The Shining by Stephen King
Reading The Shining was technically a re-read for me. I first read this book when I was around the age of 16 or 17 and since it’s been likely close to 20 years since I’ve read this awesome book…I figured it was due to be read again. This is, by far, the creepiest, best written horror story of all time! The iconic scene/conversation from the TV show Friends perfectly sums up how I feel:
“Rachel: Hmm. (she opens the freezer) Umm, why do you have a copy of The Shining in your freezer?
Joey: Oh, I was reading it last night, and I got scared, so.
Rachel: But ah, you’re safe from it if it’s in the freezer?
Joey: Well, safer. Y’know, I mean I never start reading The Shining, without making sure we’ve got plenty of room in the freezer, y’know.
Rachel: How often do you read it?
Joey: Haven’t you ever read the same book over and over again?
Rachel: Well, umm, I guess I read Little Women more than once. But I mean that’s a classic, what’s so great about The Shining?
Joey: The question should be Rach, what is not so great about The Shining. Okay? And the answer would be: nothing. All right? This is like the scariest book ever. I bet it’s way better than that classic of yours.”
The Shining epitomizes everything that I love about Stephen King and his masterful storytelling. It’s the type of book, that even though I knew what was coming and how the story ended…it still made the hairs on the back of my neck stand up. It gave me all of the same fantastically terrified, anxious and excited feels I remember from years ago.
I think, at this point, most people know what The Shining is about…but if not, here you go: Jack and Wendy Torrence are having a rough go at their marriage and life in general lately. Jack is a recovering alcoholic and aspiring writer who is still struggling with some anger and temper issues. When he is fired from his teaching position for physically assaulting a student…the family, including their 5 year old son, Danny, are put in a pretty tight financial situation. Out of desperation, Jack accepts a job, through an old drinking buddy, as the winter caretaker of The Overlook Hotel in Colorado. Almost immediately, young Danny is apprehensive about the ominous hotel due to visions he’s been having from his “imaginary” friend, Tony. You see….Danny is a special boy with very special powers. According to Dick Hallorann, the head cook at The Overlook Hotel, Danny shines. His shining ability is what makes him able to know other peoples’ thoughts & feelings, have visions of the future, and see things that others cannot. As winter takes hold up in the Rocky Mountains, the Torrence family are completely snowed in and trapped for the season inside the vast hotel. And that’s when Danny’s visions grow out of control and The Overlook itself seems to develop a life all it’s own.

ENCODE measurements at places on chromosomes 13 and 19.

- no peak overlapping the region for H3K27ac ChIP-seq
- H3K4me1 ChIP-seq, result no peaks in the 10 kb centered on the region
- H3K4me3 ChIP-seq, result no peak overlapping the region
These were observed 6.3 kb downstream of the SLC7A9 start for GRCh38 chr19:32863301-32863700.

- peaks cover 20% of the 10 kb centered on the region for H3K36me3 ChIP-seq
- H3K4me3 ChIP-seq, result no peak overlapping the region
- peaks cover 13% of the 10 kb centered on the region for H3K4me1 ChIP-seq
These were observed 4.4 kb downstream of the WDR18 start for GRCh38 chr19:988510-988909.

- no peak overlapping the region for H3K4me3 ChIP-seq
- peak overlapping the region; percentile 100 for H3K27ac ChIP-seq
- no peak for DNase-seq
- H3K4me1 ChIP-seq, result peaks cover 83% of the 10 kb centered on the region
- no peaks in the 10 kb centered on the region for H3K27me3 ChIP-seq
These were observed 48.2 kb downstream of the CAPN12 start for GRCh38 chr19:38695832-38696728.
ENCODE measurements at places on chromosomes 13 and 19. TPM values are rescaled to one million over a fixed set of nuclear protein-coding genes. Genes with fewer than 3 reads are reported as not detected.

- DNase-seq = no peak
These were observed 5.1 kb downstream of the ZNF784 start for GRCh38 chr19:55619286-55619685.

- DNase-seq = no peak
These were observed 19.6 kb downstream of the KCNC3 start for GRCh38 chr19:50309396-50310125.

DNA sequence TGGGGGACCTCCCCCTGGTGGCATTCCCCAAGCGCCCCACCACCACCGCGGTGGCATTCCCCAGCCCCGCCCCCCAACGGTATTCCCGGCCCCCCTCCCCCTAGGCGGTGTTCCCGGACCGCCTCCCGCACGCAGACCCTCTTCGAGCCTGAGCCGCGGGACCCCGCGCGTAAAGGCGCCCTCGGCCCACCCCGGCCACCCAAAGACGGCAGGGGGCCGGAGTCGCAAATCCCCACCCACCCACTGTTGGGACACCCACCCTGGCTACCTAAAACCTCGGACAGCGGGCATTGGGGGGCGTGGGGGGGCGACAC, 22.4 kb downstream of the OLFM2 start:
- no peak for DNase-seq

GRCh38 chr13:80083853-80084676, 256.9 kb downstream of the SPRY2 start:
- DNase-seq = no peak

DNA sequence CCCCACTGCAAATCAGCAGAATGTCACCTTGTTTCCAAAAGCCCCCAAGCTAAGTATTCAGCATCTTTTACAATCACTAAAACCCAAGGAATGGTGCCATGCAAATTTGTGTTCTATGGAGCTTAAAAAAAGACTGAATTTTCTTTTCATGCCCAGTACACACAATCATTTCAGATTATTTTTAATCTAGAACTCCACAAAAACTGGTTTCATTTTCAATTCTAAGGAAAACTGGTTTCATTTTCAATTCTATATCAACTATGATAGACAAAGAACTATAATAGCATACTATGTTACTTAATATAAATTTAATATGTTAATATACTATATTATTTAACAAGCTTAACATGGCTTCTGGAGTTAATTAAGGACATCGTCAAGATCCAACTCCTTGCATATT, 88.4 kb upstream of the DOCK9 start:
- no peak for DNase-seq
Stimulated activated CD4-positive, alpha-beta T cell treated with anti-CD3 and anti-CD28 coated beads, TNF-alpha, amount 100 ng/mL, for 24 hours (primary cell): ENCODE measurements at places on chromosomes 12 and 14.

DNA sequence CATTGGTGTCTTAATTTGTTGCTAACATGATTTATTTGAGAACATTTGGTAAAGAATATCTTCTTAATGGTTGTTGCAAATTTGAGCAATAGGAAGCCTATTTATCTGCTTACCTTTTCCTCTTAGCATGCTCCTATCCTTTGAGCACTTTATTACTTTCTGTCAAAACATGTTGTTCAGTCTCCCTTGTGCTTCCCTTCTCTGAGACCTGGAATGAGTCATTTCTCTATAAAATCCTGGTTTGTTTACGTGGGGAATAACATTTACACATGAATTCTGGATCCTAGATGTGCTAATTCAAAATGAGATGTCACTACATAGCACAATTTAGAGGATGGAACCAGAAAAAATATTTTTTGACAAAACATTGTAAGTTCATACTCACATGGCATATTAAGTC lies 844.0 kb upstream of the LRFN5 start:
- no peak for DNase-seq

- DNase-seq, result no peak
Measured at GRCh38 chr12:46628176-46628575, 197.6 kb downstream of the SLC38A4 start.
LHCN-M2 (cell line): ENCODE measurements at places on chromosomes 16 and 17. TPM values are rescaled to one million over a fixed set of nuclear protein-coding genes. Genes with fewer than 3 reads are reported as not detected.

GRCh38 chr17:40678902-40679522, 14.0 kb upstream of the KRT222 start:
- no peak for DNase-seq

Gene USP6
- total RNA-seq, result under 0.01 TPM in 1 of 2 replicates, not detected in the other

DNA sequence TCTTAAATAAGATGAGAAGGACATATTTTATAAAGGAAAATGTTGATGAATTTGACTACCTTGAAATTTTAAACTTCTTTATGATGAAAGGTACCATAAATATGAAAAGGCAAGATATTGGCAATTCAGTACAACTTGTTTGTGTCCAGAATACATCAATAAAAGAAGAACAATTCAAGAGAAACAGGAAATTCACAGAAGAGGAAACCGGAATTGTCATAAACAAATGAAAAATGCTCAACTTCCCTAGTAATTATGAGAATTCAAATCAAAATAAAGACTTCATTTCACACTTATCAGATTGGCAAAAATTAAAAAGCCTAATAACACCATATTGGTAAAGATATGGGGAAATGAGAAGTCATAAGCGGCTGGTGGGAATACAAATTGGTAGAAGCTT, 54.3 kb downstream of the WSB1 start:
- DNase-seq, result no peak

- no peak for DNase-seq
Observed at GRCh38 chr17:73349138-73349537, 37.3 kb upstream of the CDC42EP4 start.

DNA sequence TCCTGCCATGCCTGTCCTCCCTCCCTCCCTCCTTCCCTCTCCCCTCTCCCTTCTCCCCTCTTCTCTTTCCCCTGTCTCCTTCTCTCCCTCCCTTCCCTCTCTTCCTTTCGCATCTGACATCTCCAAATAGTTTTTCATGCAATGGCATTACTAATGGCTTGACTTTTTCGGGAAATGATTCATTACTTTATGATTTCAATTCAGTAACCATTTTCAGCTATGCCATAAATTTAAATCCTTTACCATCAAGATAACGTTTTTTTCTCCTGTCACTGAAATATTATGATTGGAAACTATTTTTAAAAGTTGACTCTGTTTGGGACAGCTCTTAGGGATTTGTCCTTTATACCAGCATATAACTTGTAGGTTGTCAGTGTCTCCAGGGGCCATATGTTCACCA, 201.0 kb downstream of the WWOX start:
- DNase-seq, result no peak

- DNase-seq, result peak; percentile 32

“It gave Jack a curious shrinking feeling, as if his life force had dwindled to a mere spark while the hotel and grounds had suddenly doubled in size and become sinister, dwarfing them with sullen, inanimate power.”
I think most people who haven’t read The Shining have seen the movie. Stephen King has been very vocal about his disdain for Stanley Kubrick’s interpretation of his story … in a Rolling Stone article King says:
“The book is hot, and the movie is cold; the book ends in fire, and the movie in ice. In the book, there’s an actual arc where you see this guy, Jack Torrance, trying to be good, and little by little he moves over to this place where he’s crazy. And as far as I was concerned, when I saw the movie, Jack was crazy from the first scene. I had to keep my mouth shut at the time. It was a screening, and Nicholson was there. But I’m thinking to myself the minute he’s on the screen, ‘Oh, I know this guy. I’ve seen him in five motorcycle movies, where Jack Nicholson played the same part.’ And it’s so misogynistic. I mean, Wendy Torrance is just presented as this sort of screaming dishrag. But that’s just me, that’s the way I am.”
While I personally disagree with King’s opinion of Kubrick’s choice of using Jack Nicholson to play Jack Torrence, I totally understand where he’s coming from with the character portrayal. I think that Jack Nicholson was the perfect actor to play Jack Torrence…but yes….you miss quite a bit of the slow and steady mental decline of Jack Torrence in the movie…he does come off as on the slightly crazy from the get go. In the book, it’s so much easier to sympathize and even understand Jack Torrence and where he is coming from and how hard he is struggling with his demons and trying to be the husband and father he wants to be. The very slow and steady beginnings of his mental decline that suddenly catapults into a full fledged quick and drastic downward spiral is part of what makes this novel so genius, creepy and terrific. There are quite a few other major differences between Kubrick’s movie version and this novel….some minor but some quite major.
So even if you’ve seen and love the movie….I highly recommend that you absolutely read this book. It’s definitely different so you have to go into it without expecting every iconic scene from the movie to be in the book…because quite a few are just not there in the original story. But this novel is fantastic and re-reading it has completely solidified it as one of my top 5 all time favorite books! And then after you read The Shining, you definitely have to read King’s sequel Doctor Sleep…it’s every bit as amazing and scary. Happy reading!
My Rating: 5/5 Stars